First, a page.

There is an old saying: “To get something you have never had, you need to do something you have never done”. I knew the solution to fix the problem, although it was a radical step. My solution was simple. On a Friday evening after everyone had gone home, I went onto the server and DELETED ALL THE LIBRARIES. I must say that was an interesting Monday morning. As I said, it was radical but necessary. In a short period of time after that, we began to see great improvements in the PCB designs. It began with getting control of the source of information and making it singular in nature. The moral of the story is; to have integrity in PCB Designs, we have to first have integrity in our information and processes.
The second pillar giving us the required support and structure is Managed. This may sound like a novice idea. It cannot be assumed because you’re operating from a single source of information that it is managed or controlled. Controlled by several characteristics at a minimum; management controls the following:
A large variety of information is needed at various stages of the design process, by various people in that process. Each of those individuals has various roles and inputs in the design process. A good PCB Data Management System first controls who has access. The best systems can be set up with a very strong hierarchy and user-definable levels of access control. This allows a tailored approach based on divisions, team structures, capabilities and trust & authority levels.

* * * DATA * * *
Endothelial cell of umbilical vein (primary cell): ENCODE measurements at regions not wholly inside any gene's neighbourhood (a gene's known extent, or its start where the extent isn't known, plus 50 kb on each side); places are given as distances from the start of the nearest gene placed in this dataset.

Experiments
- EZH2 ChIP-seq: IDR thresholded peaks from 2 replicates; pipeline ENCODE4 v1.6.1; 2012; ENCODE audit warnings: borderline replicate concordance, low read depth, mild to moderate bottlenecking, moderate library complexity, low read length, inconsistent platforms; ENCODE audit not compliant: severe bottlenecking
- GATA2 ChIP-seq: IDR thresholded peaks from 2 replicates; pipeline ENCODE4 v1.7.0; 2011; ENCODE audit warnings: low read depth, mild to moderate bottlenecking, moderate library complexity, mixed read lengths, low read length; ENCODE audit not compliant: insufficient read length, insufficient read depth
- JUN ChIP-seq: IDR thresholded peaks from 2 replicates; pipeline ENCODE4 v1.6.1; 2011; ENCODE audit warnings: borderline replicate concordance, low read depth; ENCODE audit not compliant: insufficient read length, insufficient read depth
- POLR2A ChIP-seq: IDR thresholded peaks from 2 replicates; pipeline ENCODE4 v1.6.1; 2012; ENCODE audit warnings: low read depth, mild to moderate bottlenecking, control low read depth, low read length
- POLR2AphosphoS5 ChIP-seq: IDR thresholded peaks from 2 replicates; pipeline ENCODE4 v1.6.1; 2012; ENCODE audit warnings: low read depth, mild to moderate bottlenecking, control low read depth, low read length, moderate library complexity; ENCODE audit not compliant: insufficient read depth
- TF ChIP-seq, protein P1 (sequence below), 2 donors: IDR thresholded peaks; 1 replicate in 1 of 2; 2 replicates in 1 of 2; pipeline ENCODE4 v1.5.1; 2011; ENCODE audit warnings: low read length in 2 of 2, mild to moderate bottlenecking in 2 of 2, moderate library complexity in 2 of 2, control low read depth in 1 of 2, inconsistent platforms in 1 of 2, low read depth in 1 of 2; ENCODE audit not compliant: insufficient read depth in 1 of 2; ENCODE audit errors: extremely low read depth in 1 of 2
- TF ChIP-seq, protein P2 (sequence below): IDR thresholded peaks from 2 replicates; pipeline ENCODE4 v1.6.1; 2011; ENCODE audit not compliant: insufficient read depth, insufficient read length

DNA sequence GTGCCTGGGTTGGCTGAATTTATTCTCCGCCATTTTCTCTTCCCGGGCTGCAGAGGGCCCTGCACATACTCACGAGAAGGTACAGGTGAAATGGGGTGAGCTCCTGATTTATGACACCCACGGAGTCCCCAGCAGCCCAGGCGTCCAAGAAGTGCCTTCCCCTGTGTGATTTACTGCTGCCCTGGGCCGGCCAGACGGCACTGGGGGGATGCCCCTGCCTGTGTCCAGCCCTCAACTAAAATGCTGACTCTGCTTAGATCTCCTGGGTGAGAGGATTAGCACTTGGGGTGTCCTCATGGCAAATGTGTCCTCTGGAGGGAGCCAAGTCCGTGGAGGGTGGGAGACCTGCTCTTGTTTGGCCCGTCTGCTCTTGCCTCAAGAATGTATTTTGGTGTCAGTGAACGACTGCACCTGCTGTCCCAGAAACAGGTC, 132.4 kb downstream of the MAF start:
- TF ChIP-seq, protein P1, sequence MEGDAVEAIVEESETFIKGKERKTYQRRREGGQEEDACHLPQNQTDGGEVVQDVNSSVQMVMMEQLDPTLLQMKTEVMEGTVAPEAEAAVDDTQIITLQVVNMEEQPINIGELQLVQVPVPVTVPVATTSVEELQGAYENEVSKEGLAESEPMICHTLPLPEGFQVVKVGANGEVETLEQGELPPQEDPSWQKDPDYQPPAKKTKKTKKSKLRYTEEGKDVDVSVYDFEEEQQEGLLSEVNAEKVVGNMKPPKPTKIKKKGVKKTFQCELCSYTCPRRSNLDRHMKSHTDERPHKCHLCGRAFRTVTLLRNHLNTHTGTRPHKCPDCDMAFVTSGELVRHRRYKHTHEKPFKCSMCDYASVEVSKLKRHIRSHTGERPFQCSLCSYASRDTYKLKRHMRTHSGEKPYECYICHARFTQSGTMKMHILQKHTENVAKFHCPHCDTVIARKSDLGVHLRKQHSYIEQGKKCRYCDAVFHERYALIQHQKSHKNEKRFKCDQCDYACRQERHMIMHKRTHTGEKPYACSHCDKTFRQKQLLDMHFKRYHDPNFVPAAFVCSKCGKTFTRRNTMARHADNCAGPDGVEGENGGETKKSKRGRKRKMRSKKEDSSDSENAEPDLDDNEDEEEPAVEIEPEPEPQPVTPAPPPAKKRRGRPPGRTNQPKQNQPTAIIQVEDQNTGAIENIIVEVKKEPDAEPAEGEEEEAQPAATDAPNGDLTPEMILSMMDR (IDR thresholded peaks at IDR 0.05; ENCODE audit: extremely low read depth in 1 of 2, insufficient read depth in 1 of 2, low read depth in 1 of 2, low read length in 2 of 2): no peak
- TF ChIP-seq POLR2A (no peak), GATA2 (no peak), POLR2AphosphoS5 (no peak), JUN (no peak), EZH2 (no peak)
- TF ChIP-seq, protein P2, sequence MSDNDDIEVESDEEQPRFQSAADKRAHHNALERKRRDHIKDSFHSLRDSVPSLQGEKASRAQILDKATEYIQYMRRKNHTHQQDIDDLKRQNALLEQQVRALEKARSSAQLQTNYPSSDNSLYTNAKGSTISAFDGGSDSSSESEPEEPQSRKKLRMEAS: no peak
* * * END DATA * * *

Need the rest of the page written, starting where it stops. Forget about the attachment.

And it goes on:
Permissions are closely coupled to the hierarchy of roles. If the roles determine who can have access to data, then permissions answer the question of what they can do.
For example: some will only have the need to view specific information. Others might need to use that information in some way, yet others might be required to verify or be required to edit information. With these roles & permission levels, it keeps things managed and in control. There is a belief in some companies that it is better to allow everyone the access to edit information such as items in the component library. That may not be the best practice; having that permission fall on a trusted few is usually a better approach. By doing it that way, we can easily manage data quality and integrity.